Why Do Nails Smell Bad After Removing Fake Nails?

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Properly taking care of your fake nails helps make sure that they last. Although some of you may want to have them forever, there will still come a time that you have to remove them (if you’re careful, you can reuse them).

When that time comes, take note of how your nail smells. If it smells bad, that may indicate a problem. 

So why do nails smell bad after removing fake nails? And what does it mean if they stink? The main reason why it smells bad is that there are bacteria and fungi in them. This circumstance can further lead to an infection. An infection sounds dangerous, and it is! But that doesn’t mean you should completely abandon the use of fake nails.

Below, we will further discuss how you could get an infection due to your fake nails as well as how to avoid having them. 

Why Do Nails Smell Bad After Removing Fake Nails? It’s Due To Bacteria Or Fungi

You may or may not have been feeling a bit of pain or discomfort from wearing your fake nails. When you finally remove them, you’ll further smell a bad odor.

This simply means that the nail has been a breeding ground for bacteria or fungi. 


A thriving microorganism colony could produce the bad-smelling gases that you only notice once you remove the fake nails. Sometimes, even if you haven’t removed the fake nails, you’ll be able to smell the bad odor when your nails are near your nose.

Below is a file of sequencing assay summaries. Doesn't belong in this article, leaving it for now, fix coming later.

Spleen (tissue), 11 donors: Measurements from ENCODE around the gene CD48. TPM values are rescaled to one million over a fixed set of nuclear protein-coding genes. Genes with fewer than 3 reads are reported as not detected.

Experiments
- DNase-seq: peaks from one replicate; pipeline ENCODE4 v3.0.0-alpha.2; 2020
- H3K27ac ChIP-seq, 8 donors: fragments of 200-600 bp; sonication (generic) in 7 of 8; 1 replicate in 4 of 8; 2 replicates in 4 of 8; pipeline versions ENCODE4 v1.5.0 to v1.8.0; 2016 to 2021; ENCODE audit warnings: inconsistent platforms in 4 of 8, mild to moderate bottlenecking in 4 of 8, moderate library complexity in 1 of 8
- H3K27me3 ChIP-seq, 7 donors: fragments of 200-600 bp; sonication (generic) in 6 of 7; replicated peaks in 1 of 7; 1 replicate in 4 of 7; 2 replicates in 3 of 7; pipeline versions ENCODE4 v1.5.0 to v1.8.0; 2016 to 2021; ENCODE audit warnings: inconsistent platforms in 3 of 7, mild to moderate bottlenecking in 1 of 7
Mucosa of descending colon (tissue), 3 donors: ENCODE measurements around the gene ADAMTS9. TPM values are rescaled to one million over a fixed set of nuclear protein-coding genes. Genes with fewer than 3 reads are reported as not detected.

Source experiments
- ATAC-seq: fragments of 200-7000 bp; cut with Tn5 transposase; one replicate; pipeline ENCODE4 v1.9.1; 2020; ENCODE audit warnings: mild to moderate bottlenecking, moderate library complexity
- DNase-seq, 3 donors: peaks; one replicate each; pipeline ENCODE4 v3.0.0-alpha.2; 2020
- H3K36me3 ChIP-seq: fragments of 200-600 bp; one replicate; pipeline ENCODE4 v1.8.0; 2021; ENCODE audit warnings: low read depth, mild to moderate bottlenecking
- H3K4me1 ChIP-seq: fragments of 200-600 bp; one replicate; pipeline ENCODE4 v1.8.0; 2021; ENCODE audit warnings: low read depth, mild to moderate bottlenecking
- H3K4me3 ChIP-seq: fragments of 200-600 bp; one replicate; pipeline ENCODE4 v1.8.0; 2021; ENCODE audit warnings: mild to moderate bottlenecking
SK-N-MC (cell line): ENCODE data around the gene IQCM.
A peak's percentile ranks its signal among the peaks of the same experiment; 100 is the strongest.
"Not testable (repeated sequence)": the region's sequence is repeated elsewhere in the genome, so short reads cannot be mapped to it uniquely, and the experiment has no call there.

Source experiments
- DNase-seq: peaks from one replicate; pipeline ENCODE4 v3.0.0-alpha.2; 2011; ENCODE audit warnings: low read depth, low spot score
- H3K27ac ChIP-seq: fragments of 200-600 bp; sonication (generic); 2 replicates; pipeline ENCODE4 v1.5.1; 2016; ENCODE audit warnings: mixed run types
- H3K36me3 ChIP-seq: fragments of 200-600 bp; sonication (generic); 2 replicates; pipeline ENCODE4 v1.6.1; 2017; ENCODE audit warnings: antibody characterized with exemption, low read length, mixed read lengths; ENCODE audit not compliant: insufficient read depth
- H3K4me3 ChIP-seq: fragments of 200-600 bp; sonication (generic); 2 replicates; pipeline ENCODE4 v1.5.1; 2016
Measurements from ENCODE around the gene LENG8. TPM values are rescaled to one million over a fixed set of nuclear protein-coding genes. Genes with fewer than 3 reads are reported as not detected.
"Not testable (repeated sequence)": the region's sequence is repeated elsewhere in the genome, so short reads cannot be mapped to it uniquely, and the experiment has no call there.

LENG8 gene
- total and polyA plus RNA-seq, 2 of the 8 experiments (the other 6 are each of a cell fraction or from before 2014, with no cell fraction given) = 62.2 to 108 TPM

That’s just gross!

Even if you think you’ve been keeping them clean and sanitary, bacteria and fungi can still get into your nails — bacteria are everywhere.

However, microorganisms won’t thrive in between your fake nails and natural nails if there is no gap between them. Furthermore, a gap could also collect moisture that the fungi and bacteria need to survive. 

How Do The Bacteria And Fungi Get Into The Nails

As we’ve said, bacteria and fungi are everywhere, but they won’t multiply unless you give them what you need. Unfortunately, they could survive and even thrive in between your fake nails and natural nail.

They can get access to those areas due to the following:

Unsanitary Fake Nail Application

Nail Tool Disenfectant

Fake nails may look great but they also come with risks — especially if you are not careful about using them, or if the nail technician you go to is unsanitary. If you are doing your own nails, you have to remember to disinfect all your tools .

This prevents you from developing an infection once you use them on your nails. 

Even if you are the only one who is using your nail kit , that doesn’t give you an excuse to be sloppy or unsanitary. Bacteria and fungus are everywhere and you can’t see them with your bare eyes.

Even if your kit looks clean, it can still be harboring lots of potential microorganisms that could cause an infection. When you use them, you also introduce any bacteria and fungi present on them to your nails.

They eventually get trapped between your fake nail and natural nail. 

Furthermore, your nail technician could also be the culprit. Sanitizing tools should be done for every client. If not, then they’ll just be spreading the infection. Make sure the tools used on your hands are sanitized.

If you are using acrylic nails, make sure that the solutions and acrylic powders  are not contaminated. 

Fake Nails Lifting